Are you primarily a beer drinker?


No, I’m cheap and beer makes me fat, so Seagrams 7 is my go to.


Oh! Whisky is a great ingredient when cooking. I make a Scotch & pine nut risotto that would work just as well with Canadian rot-gut. I actually prefer it over the traditional saffron version. Risotto isn’t the easiest thing to make, but I’ll gladly share my recipe.

More, I’d just focus on deglazing a pan with your whisky – it doesn’t take much and captures all the flavor that would normally be left behind as a starter for sauces or marinades. It also makes the pans easier to clean.


Yeah, well it’s gotten worse now. Tell any doctor you have a couple of beers with dinner a once a week and they’re wanting to refer you into a program. Yet, when I went through a 5-year period where I didn’t touch a drop, if I mentioned zero drinks they thought I was lying. Damned if you do, damned if you don’t.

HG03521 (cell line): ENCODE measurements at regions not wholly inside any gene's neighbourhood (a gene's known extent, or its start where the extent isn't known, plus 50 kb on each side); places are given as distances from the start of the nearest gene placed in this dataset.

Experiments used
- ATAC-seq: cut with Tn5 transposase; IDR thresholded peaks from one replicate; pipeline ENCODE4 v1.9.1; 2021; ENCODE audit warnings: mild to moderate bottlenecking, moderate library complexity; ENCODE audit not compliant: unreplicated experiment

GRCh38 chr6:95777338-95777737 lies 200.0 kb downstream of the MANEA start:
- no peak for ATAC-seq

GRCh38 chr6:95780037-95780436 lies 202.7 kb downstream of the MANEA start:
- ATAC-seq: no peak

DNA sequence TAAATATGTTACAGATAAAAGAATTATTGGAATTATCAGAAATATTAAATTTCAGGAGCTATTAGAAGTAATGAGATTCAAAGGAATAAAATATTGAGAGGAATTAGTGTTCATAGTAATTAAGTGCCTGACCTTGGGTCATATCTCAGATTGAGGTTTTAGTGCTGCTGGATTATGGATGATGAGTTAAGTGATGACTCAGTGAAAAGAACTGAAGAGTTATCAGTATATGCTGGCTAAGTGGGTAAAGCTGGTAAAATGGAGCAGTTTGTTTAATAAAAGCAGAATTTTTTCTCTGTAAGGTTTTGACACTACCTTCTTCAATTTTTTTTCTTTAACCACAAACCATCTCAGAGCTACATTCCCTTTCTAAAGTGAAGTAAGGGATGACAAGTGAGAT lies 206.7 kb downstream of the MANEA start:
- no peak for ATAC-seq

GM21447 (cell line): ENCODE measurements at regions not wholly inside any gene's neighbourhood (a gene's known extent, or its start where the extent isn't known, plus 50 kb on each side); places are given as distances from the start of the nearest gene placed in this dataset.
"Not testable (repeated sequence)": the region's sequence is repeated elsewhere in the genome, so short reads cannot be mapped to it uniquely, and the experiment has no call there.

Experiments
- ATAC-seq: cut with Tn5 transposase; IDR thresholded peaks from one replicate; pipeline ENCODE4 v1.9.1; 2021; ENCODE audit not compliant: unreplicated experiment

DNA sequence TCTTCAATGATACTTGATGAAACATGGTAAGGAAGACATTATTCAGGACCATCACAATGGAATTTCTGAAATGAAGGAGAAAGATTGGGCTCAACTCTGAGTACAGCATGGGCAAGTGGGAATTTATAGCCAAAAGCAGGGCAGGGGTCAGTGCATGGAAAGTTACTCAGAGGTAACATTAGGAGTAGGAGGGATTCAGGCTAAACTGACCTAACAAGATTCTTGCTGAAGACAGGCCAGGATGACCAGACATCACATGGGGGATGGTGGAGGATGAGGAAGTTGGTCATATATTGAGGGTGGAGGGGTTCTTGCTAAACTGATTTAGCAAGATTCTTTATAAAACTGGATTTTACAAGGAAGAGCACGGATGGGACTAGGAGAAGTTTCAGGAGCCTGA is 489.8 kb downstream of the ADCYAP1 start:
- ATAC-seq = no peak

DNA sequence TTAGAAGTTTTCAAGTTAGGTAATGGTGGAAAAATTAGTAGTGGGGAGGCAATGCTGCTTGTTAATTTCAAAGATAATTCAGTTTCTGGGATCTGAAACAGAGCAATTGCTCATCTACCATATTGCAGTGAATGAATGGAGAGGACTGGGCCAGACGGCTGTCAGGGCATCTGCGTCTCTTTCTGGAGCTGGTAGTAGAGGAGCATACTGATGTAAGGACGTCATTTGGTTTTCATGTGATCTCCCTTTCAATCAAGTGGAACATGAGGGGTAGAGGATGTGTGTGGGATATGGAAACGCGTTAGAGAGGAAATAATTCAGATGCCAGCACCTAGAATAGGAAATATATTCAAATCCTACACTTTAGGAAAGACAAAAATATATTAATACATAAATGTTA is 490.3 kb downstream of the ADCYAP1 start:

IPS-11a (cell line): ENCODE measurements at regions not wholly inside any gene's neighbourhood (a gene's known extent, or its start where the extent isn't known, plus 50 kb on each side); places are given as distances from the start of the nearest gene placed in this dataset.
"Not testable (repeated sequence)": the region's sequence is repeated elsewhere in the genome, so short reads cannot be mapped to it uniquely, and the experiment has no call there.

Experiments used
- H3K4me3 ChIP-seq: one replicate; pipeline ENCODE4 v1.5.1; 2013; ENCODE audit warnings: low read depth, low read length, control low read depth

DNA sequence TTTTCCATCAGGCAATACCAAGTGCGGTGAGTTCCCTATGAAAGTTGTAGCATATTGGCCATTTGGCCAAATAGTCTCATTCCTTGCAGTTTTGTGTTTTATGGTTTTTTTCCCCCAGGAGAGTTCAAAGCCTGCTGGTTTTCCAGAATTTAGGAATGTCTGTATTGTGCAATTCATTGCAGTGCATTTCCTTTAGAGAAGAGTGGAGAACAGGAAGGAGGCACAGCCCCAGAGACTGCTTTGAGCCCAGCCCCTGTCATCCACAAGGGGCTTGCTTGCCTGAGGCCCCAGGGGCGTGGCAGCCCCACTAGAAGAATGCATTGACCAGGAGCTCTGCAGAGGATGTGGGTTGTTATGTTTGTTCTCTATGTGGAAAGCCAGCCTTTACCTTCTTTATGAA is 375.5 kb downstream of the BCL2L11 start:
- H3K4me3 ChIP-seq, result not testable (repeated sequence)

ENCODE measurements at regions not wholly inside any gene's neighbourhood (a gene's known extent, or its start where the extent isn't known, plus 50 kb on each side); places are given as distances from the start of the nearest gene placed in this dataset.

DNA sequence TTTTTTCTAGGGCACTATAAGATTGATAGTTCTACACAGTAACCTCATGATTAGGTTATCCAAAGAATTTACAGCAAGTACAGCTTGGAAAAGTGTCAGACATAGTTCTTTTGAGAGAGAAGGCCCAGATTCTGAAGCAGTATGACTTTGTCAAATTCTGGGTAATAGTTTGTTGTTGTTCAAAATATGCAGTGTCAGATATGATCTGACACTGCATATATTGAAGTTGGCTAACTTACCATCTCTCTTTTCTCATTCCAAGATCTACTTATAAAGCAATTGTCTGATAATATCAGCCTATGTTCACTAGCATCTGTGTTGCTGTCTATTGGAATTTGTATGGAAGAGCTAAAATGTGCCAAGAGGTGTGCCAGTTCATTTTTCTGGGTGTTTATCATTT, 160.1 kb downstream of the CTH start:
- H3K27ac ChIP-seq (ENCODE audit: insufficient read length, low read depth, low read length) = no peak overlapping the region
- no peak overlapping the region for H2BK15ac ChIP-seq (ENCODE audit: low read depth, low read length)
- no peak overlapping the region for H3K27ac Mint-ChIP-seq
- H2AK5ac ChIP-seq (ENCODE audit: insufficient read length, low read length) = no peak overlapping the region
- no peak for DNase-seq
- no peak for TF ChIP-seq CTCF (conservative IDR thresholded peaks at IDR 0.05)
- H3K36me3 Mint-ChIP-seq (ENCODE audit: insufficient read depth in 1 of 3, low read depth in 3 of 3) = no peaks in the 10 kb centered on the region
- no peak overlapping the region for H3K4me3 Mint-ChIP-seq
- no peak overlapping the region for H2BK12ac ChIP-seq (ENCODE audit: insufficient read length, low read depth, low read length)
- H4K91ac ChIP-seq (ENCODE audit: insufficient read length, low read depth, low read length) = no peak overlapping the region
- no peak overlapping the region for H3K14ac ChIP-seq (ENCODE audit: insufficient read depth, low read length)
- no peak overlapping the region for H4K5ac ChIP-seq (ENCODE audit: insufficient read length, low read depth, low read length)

Just don’t take my damn coffee.



Thank you for this. While I don’t have nearly the credentials or experience as you with this particular subject matter, I was able to help a handful of such struggling soldiers while still in uniform and I did it with a similar approach of bucking the bureaucratic protocol.

It was purely because they trusted me not to run straight up the chain of command that these joes were willing to even approach me for discuss their struggles. I listened to them as individuals rather than as some checklist to mark off, and all eventually found their way to whatever treatment was best for them – all are still with us and thriving, today, and two are still wearing the uniform with pride.

Please keep doing exactly what you’re doing.


As Mailclerk, I was the center of a wide-spread grape-web. People told me the most amazing stuff while leaning on my half-door, or while they held a poncho over me as I passed out mail in the field.

And sometimes it was about something truly F-ed up. And usually I could get that soldier talking to the right person, either chain or Chaplain.

Never dreamed anything like that was part of the job. Humbled I managed to defuse some seriously bad stuff.

Old tanker

Several decades ago while going through a really nasty divorce where the ex was threatening to take my son away so I could not have contact with him I got depressed. I never considered eating my gun but since my civilian job was as a Cop I found myself thinking it wouldn’t bother me if some one took me out on some call. That did wake me up and I took advantage of some counseling to get myself straightened out